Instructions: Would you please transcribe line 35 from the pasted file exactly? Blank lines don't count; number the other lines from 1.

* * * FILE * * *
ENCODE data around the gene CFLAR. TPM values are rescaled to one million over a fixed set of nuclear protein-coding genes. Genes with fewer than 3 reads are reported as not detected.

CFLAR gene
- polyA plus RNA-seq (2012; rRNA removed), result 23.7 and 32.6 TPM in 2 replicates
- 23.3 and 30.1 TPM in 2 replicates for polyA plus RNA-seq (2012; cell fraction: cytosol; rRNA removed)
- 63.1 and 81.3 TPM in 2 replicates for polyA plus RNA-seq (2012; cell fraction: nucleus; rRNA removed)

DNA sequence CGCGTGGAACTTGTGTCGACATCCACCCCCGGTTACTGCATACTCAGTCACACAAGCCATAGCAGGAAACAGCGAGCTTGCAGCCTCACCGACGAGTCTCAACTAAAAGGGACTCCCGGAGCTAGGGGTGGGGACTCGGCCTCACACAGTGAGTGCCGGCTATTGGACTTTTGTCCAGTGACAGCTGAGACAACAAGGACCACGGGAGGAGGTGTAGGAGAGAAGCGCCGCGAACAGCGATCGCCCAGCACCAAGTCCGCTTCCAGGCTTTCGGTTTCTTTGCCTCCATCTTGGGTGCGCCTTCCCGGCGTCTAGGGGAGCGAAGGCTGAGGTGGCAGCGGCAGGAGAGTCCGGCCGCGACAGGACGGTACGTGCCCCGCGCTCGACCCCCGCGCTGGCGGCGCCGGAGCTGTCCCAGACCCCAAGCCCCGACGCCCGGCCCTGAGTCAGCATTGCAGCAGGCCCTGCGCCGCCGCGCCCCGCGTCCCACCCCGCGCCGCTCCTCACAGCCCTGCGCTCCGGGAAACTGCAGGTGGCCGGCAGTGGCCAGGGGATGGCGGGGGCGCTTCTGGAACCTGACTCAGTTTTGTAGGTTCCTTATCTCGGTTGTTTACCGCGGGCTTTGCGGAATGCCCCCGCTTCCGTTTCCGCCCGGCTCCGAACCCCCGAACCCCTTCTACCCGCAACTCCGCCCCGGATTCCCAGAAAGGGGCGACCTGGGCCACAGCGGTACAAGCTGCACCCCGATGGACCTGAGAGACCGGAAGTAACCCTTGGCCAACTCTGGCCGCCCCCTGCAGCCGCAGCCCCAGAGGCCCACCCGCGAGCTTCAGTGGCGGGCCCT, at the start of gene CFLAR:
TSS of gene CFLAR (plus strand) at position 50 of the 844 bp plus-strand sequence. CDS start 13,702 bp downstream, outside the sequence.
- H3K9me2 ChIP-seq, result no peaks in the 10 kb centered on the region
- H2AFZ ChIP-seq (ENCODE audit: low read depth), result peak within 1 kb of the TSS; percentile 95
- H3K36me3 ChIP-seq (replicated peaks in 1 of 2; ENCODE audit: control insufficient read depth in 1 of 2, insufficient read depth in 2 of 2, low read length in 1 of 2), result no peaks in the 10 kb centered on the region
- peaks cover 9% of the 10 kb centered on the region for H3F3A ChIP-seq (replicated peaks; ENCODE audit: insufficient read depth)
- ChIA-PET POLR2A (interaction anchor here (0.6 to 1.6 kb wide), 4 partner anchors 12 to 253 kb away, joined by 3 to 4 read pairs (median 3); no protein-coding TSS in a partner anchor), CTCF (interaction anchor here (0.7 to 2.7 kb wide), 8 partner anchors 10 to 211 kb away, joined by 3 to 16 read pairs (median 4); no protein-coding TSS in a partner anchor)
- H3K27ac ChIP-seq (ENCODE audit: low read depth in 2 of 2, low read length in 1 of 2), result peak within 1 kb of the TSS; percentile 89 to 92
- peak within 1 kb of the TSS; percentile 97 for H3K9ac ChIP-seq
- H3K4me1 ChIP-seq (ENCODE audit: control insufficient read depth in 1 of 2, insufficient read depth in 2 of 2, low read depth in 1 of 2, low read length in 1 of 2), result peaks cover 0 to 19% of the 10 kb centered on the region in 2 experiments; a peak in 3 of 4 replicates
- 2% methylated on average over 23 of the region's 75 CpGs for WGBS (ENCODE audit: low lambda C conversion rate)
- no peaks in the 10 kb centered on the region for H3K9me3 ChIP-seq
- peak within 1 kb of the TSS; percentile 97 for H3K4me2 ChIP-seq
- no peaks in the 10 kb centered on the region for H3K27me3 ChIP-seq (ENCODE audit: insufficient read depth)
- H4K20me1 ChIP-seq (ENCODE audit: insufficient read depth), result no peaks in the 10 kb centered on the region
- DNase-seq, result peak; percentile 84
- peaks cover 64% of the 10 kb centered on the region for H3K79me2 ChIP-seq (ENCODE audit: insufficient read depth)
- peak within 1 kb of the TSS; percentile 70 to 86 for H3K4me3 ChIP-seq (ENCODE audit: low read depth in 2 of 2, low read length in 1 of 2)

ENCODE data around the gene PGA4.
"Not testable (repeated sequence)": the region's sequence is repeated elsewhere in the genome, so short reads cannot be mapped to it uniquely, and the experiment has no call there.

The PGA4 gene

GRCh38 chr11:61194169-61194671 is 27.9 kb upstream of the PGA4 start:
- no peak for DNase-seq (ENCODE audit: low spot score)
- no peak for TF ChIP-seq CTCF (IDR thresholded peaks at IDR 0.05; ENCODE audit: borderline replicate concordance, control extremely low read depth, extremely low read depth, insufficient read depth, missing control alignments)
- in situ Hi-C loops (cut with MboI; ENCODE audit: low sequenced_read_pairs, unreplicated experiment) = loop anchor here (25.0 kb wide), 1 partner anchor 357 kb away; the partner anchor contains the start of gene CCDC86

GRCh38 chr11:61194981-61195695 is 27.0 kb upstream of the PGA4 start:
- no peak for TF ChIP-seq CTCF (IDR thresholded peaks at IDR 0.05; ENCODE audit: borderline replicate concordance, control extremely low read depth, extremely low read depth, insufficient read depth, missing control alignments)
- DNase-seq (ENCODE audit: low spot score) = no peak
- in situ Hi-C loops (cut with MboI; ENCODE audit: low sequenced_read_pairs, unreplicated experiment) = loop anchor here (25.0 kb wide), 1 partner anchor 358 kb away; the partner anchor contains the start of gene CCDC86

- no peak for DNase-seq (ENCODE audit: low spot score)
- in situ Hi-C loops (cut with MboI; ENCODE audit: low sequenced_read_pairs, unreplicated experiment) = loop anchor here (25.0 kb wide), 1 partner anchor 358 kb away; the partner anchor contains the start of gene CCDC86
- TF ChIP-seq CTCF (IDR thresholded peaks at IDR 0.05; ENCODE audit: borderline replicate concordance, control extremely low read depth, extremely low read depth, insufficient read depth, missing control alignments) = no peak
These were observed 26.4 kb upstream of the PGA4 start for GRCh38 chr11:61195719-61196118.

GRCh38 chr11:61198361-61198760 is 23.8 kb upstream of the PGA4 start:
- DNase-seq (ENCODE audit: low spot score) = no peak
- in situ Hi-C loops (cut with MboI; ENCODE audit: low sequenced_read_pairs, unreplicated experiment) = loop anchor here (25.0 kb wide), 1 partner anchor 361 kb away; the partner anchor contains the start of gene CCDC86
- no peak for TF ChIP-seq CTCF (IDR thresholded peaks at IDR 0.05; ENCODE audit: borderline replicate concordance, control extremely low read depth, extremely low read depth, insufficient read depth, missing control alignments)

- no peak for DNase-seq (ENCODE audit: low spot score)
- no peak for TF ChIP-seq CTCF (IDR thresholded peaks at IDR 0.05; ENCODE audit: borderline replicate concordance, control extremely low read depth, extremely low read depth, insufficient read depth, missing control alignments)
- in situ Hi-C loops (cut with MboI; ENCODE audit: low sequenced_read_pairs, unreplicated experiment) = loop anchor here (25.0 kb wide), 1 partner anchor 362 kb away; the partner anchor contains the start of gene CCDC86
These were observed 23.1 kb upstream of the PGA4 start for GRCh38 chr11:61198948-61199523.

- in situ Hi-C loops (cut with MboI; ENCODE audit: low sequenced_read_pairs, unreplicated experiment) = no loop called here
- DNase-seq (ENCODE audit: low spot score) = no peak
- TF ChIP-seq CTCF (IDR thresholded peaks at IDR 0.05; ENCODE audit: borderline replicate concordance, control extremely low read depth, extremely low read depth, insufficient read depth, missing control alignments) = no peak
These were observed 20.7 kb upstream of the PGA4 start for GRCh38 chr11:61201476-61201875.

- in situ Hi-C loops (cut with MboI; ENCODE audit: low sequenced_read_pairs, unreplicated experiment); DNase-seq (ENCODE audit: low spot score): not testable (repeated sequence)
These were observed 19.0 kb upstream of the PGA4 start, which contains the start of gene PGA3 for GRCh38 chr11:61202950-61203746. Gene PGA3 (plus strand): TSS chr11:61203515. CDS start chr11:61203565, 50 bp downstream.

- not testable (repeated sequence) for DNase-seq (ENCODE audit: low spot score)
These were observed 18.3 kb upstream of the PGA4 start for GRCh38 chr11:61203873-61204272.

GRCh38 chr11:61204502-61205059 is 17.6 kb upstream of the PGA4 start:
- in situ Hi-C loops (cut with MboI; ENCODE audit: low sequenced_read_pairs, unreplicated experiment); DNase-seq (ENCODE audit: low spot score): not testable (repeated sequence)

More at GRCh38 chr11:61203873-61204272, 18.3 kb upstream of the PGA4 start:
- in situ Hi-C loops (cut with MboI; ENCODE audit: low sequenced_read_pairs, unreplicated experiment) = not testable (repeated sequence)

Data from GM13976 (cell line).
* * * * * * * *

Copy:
- no peak for DNase-seq (ENCODE audit: low spot score)